If you work in the social media space you will be well aware that much of the conversation in recent years has revolved around Return on Investment (ROI). The initial excitement and novelty of corporate social media has worn off and the need to prove success and measure impact has moved front and centre. While those that manage online communities agree that measuring social media is essential, the metrics used track and report on ROI will differ amongst peers. We were particularly interested in understanding, through the use of a Poll, what metrics specifically were most important to those in the industry?
When asked whether Sentiment, Leads, Sales, Reach or Engagement was most important, the majority answered with Engagement followed by Leads/Sales. This is an encouraging result because striking a balance can be difficult. While quantitative measurements such as leads and sales derived from social media are important, value should also be placed on soft metrics like engagement levels and popularity of content because ultimately they work in tandem.
Answers will greatly depend on who you speak to and where along the social media journey they might be as the emphasis on any one of these metrics will change over time. In most cases the beginning of a social media strategy is marked by a predominant view to engage online and foster a community. Following on, as the community develops, the focus will tend to shift to tracking social media leads through to conversion or customer retention. This can be a daunting task but with the right social media and CRM tools in place it is achievable.
What Matters to Me?
So how do you assess which one of these metrics, amongst others, you should pay most attention to? Generally, this will depend on a number of factors but first and foremost this will be reliant on your goals and intention. If social media use within an organization is centered on providing quick and effective customer service then sentiment and engagement might demand a primary focus. Alternatively however, if a community is already present and they are discussing your industry or services as a matter of course then sales and leads might be more relevant.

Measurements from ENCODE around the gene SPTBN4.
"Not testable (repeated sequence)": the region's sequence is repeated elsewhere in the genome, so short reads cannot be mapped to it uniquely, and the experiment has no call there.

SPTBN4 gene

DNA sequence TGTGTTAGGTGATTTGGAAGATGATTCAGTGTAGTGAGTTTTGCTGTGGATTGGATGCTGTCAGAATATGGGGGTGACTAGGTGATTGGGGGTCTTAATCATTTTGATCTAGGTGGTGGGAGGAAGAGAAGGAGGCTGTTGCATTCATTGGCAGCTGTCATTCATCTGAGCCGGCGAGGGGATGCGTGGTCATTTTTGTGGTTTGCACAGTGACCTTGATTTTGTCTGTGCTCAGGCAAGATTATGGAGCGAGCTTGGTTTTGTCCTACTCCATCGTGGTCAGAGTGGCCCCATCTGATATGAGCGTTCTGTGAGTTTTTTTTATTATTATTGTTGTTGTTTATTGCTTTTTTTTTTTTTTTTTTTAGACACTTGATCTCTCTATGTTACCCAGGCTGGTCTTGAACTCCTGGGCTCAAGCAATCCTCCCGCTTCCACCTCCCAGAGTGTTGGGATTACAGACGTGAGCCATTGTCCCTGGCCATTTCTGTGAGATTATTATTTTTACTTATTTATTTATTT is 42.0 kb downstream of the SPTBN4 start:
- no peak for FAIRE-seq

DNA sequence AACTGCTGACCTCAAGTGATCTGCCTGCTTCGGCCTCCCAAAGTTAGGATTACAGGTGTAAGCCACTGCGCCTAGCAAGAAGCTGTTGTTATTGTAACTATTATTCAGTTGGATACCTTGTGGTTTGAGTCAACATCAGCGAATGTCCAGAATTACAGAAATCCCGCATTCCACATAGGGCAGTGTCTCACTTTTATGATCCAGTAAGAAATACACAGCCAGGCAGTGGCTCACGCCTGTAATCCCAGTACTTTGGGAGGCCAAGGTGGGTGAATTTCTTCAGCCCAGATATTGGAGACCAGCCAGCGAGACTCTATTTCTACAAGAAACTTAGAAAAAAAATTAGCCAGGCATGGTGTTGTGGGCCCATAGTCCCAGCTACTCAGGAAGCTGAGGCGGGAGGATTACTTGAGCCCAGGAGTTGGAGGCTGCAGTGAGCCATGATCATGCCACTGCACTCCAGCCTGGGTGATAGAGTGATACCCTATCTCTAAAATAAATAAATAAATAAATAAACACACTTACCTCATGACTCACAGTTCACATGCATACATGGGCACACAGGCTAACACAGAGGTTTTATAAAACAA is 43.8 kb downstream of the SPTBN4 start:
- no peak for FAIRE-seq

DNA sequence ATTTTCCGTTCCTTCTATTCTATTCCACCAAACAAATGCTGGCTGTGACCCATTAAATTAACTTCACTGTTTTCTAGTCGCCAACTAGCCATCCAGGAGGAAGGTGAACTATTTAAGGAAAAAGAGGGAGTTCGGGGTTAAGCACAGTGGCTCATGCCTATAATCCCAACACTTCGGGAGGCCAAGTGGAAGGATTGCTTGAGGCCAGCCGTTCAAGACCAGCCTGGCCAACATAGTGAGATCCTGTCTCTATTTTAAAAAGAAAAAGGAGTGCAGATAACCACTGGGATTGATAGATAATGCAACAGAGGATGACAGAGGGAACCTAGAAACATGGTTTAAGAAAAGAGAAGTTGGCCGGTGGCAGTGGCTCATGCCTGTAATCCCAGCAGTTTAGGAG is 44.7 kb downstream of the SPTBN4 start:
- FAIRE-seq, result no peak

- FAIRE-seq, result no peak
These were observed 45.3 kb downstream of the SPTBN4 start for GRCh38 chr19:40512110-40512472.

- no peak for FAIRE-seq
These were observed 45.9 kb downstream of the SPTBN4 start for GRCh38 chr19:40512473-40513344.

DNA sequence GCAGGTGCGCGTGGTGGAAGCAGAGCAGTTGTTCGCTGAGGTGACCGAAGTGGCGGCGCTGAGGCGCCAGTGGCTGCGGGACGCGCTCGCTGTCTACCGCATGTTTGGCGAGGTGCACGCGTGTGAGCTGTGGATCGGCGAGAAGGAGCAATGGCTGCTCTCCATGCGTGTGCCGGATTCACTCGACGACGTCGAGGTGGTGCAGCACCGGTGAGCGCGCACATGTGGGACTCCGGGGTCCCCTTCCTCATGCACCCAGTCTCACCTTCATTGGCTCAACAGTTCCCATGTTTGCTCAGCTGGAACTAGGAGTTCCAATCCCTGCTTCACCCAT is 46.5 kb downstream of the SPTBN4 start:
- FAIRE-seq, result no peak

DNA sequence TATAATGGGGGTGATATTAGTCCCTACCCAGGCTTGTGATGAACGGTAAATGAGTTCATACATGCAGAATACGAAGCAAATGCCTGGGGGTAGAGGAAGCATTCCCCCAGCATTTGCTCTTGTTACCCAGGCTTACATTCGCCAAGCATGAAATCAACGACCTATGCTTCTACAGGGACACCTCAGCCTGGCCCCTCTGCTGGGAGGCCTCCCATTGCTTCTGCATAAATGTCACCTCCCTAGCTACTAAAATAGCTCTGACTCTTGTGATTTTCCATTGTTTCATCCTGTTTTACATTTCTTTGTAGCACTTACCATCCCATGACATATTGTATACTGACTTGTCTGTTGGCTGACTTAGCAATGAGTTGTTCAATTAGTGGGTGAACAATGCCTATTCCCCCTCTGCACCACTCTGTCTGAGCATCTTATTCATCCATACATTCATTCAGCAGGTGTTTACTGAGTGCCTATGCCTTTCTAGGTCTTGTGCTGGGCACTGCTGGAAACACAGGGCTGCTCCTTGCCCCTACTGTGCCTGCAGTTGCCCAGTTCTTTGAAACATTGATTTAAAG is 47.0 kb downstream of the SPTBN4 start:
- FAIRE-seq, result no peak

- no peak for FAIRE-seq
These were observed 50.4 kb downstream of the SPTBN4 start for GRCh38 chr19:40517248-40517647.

In the end, for a comprehensive view on corporate social media there needs to be a balance of all four metrics listed in our poll as well as other metrics as they apply to the business. Undeniably all of these tie in closely together and influence each other. Ultimately, focusing on only one would be to the detriment of any social media strategy. Moreover, by placing equal value on these returns you will find that the social media stakeholders are present throughout the business, not just in marketing, PR or customer services. Connecting the business is the key to becoming a social business, which can ultimately deliver ROI across departments and be recognized throughout the organization.
What metrics do you use to track your social media success?